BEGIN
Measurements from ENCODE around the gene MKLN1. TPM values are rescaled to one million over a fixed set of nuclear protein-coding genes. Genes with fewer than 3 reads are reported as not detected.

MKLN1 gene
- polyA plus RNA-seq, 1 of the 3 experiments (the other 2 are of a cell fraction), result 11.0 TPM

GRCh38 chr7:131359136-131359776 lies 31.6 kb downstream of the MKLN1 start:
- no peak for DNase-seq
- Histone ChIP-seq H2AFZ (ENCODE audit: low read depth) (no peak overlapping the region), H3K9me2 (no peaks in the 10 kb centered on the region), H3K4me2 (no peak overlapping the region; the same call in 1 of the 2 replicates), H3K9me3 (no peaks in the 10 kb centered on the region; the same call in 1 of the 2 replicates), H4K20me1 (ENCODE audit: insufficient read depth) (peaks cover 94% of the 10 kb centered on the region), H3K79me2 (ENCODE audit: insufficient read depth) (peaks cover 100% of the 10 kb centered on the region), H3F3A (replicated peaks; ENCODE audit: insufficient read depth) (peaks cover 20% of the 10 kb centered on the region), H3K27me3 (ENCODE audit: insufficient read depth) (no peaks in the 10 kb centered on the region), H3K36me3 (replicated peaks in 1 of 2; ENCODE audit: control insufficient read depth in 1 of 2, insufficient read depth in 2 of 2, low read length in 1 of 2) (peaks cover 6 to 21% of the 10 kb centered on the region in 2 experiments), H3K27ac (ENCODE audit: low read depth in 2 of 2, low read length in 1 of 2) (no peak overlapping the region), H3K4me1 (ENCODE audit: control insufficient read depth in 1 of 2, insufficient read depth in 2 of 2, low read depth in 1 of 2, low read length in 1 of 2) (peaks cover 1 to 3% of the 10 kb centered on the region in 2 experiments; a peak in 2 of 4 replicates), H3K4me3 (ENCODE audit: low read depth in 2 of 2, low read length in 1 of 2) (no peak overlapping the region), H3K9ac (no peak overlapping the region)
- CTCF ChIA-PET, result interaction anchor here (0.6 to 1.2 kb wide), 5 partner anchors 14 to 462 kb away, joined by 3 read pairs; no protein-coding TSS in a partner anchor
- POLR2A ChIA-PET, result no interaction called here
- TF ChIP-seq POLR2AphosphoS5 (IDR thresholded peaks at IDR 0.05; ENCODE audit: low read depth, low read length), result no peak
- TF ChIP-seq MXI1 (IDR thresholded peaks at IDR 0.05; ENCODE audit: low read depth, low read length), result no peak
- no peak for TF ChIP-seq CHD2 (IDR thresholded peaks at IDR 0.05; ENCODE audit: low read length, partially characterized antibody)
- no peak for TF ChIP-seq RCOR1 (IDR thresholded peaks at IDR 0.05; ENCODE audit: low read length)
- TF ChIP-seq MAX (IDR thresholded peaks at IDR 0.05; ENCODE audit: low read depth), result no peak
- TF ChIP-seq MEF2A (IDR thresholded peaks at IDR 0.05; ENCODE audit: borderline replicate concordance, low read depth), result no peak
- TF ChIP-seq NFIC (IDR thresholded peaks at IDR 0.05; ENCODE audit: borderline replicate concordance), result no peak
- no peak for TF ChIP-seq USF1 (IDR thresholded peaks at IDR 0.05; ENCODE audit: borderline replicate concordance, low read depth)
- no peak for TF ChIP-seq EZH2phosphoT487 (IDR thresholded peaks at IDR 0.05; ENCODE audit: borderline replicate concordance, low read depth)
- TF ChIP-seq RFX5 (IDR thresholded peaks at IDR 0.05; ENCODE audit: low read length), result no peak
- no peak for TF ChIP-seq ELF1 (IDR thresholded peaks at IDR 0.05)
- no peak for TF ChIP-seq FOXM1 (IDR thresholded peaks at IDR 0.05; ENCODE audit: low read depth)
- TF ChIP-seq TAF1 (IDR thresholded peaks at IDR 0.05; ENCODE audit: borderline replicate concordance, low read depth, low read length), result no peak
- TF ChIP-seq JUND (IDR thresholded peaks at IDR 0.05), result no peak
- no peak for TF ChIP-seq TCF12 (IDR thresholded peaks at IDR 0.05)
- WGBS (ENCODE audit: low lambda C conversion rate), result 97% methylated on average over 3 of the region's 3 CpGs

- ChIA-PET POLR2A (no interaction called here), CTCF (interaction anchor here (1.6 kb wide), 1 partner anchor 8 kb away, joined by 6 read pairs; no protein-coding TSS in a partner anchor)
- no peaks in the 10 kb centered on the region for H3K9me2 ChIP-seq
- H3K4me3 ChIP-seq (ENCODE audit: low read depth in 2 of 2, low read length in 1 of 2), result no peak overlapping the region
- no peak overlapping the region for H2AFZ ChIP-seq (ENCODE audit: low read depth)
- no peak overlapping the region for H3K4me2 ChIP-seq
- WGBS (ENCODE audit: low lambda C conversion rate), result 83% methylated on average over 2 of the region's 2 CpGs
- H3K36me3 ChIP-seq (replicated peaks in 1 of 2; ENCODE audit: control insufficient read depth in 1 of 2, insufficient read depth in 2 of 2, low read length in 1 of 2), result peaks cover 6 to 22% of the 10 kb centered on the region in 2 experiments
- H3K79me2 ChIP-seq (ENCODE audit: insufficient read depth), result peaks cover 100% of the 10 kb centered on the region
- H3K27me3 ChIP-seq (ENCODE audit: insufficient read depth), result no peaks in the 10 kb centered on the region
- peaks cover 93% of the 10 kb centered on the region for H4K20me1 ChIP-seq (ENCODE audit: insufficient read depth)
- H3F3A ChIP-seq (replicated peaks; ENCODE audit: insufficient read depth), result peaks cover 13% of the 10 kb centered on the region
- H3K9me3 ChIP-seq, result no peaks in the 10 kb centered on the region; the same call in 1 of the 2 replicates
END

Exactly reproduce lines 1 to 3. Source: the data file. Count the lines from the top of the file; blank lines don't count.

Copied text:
Measurements from ENCODE around the gene MKLN1. TPM values are rescaled to one million over a fixed set of nuclear protein-coding genes. Genes with fewer than 3 reads are reported as not detected.

MKLN1 gene
- polyA plus RNA-seq, 1 of the 3 experiments (the other 2 are of a cell fraction), result 11.0 TPM